Procurement: How China Lost Pakistan


July 24, 2009: One of China's major export customers, Pakistan, is being lost to the United States. Not because Pakistan is unhappy with Chinese equipment, but because Pakistan is broke (or more broke than usual), and the U.S. is supplying over a billion dollars a year in military aid. The catch here is that the U.S. always insists that as much of that aid, as possible, be used to buy American weapons and equipment. This is expected to hurt sales of Chinese J10A and JF-17 (co-developed with Pakistan) jet fighters. That's because Pakistan is getting more American F-16s, and upgrades for the F-16s it already has. The U.S. is supplying a lot of other gear, especially to the army, that competes with Chinese models.

It was only last year that, for the first time in over four decades, Pakistan released information on its defense spending. Last year's spending was $4.1 billion. That figure explains why this data has been kept secret for so long. That's because Pakistan's arch-enemy, and neighbor, India is increasing its defense budget by nearly 50 percent, to $39 billion, for this year. The difference should be no surprise. India has six times the population (at 1.1 billion) and 7.5 times the GDP ($1.1 trillion compared to $145 billion). India's economy has been booming for over a decade, while Pakistan's largely stagnates.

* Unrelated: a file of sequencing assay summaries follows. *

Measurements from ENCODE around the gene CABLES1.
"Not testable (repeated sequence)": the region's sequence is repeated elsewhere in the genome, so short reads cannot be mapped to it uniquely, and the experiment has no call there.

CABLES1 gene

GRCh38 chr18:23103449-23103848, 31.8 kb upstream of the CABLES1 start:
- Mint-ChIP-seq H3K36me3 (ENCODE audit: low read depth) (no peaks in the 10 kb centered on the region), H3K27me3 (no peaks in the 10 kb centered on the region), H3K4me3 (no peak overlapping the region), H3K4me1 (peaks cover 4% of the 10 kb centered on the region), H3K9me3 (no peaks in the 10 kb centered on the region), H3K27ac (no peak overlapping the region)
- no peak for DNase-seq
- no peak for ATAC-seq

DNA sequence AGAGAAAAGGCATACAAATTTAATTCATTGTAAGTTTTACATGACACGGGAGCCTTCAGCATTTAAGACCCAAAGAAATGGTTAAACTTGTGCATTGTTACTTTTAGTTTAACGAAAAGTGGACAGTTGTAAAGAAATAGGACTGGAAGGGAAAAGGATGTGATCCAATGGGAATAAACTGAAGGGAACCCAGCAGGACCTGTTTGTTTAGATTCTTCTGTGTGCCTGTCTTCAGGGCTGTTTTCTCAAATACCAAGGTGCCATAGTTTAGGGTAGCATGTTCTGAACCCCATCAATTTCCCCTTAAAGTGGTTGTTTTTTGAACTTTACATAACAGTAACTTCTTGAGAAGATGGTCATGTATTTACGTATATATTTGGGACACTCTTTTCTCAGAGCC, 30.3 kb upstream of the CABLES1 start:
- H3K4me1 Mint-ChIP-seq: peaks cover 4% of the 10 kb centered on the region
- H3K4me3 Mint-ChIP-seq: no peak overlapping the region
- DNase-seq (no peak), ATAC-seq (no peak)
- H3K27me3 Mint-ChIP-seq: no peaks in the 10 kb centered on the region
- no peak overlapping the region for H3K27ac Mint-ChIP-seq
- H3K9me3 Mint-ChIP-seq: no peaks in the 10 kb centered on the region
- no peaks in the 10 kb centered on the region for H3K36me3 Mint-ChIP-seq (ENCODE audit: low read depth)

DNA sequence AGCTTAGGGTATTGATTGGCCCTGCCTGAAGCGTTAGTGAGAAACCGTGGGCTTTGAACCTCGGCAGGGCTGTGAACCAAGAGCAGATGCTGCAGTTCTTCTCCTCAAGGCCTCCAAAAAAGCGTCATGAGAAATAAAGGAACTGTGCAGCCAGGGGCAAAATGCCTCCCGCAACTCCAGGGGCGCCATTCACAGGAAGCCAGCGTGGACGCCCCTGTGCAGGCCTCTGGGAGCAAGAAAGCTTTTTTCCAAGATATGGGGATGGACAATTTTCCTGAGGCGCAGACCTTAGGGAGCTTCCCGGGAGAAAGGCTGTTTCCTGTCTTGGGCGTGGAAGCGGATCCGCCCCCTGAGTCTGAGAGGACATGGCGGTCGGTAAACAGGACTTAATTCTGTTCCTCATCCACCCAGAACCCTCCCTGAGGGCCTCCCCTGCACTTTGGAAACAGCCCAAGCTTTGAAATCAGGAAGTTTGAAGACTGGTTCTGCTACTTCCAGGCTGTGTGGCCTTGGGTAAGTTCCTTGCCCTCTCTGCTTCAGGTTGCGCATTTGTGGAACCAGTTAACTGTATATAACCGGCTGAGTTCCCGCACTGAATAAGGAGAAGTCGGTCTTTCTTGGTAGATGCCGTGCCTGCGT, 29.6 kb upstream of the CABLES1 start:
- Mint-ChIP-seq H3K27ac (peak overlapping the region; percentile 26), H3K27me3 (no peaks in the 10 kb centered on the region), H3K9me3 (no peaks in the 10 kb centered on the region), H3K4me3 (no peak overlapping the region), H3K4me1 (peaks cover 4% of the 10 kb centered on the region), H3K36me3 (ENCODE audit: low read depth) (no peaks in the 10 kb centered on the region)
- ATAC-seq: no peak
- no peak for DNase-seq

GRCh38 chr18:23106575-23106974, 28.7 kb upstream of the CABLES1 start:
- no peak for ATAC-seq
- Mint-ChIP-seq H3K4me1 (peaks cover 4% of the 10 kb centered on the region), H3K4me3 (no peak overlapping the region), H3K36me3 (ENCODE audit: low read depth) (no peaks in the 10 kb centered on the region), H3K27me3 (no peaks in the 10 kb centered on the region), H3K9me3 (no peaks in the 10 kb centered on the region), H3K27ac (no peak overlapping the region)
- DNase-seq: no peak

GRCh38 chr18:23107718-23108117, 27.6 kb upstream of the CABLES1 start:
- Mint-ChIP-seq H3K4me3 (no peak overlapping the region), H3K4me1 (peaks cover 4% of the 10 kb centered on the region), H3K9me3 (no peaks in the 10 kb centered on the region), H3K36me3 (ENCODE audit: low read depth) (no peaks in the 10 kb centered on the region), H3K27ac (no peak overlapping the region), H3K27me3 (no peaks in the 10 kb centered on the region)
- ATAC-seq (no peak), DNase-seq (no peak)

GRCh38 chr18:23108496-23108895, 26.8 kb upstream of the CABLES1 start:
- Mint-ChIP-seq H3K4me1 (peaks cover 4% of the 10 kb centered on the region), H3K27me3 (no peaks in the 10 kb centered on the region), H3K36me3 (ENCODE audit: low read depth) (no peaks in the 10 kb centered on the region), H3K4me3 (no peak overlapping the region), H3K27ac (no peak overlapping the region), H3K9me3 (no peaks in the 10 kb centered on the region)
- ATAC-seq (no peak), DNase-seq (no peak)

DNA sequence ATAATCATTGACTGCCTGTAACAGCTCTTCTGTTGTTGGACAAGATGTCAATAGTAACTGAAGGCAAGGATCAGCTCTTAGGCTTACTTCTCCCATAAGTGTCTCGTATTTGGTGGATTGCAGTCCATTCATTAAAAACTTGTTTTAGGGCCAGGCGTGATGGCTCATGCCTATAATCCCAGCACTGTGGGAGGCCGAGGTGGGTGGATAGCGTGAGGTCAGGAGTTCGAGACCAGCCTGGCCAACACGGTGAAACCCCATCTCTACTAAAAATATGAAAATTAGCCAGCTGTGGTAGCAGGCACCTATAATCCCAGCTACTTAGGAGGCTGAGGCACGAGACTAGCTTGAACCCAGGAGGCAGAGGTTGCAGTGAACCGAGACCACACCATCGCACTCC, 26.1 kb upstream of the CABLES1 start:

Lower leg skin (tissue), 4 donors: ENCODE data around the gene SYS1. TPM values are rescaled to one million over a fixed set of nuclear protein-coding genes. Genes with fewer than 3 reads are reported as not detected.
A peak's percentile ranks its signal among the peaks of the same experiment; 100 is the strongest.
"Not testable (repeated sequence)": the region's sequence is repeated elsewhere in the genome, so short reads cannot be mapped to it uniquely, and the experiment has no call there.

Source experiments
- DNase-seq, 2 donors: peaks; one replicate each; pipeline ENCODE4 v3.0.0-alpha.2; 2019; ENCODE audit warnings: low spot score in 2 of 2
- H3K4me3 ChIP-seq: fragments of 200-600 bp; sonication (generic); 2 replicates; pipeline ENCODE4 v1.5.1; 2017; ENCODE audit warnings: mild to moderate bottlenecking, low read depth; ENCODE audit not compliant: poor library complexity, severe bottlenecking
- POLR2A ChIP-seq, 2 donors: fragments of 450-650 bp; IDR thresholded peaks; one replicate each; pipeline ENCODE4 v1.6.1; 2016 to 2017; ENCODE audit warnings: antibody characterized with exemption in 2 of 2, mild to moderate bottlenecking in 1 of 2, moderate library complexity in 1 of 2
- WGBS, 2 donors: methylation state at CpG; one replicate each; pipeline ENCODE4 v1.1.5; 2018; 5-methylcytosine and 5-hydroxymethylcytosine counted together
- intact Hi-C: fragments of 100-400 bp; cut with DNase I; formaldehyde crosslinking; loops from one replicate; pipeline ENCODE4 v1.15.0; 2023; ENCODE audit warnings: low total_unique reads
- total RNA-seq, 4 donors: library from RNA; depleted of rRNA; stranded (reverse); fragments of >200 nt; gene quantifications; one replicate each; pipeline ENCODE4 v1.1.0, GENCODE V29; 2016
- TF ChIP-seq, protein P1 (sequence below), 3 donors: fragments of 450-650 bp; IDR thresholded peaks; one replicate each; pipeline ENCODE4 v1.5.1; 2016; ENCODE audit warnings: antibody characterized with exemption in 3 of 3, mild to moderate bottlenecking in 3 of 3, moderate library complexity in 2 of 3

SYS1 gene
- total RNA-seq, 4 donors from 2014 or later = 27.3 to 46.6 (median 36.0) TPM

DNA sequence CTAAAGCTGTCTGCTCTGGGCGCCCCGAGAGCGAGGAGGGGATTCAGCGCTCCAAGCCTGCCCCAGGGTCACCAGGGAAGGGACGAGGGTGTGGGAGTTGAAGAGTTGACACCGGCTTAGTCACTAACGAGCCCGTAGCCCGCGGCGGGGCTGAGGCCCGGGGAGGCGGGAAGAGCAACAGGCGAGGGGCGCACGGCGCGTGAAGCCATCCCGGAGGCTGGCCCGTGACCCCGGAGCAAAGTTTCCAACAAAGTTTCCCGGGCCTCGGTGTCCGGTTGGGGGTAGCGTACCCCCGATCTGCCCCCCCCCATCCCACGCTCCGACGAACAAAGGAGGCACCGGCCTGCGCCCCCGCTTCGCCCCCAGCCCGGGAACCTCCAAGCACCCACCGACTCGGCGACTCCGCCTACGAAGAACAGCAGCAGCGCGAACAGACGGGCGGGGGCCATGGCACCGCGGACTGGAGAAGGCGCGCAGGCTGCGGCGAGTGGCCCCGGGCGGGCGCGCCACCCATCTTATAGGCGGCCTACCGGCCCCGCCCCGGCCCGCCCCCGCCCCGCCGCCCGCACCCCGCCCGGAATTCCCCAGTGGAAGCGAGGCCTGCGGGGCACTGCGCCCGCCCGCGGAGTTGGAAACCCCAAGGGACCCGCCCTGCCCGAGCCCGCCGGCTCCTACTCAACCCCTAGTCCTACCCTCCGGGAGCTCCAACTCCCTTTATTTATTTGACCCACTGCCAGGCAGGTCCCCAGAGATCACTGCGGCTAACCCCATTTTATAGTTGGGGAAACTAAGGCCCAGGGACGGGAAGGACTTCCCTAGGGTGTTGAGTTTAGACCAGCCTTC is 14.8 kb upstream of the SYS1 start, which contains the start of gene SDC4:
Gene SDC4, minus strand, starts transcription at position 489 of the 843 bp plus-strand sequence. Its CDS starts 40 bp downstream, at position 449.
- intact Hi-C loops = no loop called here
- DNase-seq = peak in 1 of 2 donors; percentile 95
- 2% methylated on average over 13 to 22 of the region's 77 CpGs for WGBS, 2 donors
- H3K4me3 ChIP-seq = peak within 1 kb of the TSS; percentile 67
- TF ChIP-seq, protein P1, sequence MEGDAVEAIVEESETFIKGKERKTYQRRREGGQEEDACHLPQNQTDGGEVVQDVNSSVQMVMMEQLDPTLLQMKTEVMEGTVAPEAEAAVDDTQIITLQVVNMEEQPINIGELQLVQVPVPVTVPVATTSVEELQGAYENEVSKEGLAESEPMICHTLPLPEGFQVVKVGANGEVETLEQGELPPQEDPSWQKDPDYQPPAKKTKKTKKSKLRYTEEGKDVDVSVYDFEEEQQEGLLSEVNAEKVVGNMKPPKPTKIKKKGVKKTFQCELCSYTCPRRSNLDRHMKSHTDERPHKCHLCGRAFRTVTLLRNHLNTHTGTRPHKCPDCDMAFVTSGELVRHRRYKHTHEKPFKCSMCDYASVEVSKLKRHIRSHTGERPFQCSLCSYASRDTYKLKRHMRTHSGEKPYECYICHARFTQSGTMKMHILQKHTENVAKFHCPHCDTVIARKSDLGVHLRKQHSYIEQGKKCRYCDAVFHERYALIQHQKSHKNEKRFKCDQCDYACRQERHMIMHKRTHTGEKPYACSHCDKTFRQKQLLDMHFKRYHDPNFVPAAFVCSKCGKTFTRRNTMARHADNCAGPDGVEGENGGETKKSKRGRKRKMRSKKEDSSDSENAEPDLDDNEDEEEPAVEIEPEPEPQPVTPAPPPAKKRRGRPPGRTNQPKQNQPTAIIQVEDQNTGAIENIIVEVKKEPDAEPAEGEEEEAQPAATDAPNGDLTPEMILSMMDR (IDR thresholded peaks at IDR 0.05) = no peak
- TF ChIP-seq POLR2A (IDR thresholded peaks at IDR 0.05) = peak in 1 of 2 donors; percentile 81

This military spending disparity has long been suspected, even with the secrecy. The GPD differences were well known, as were the details of how the two forces were equipped. This, of course, is why Pakistan put so much effort into developing nuclear weapons. Only this would provide a credible defense against a militarily superior India. Pakistan has been spending about 2.8 percent of GDP on defense, while India was long spending two percent (the proposed increase will make it three percent). The global average is about 2.5 percent.



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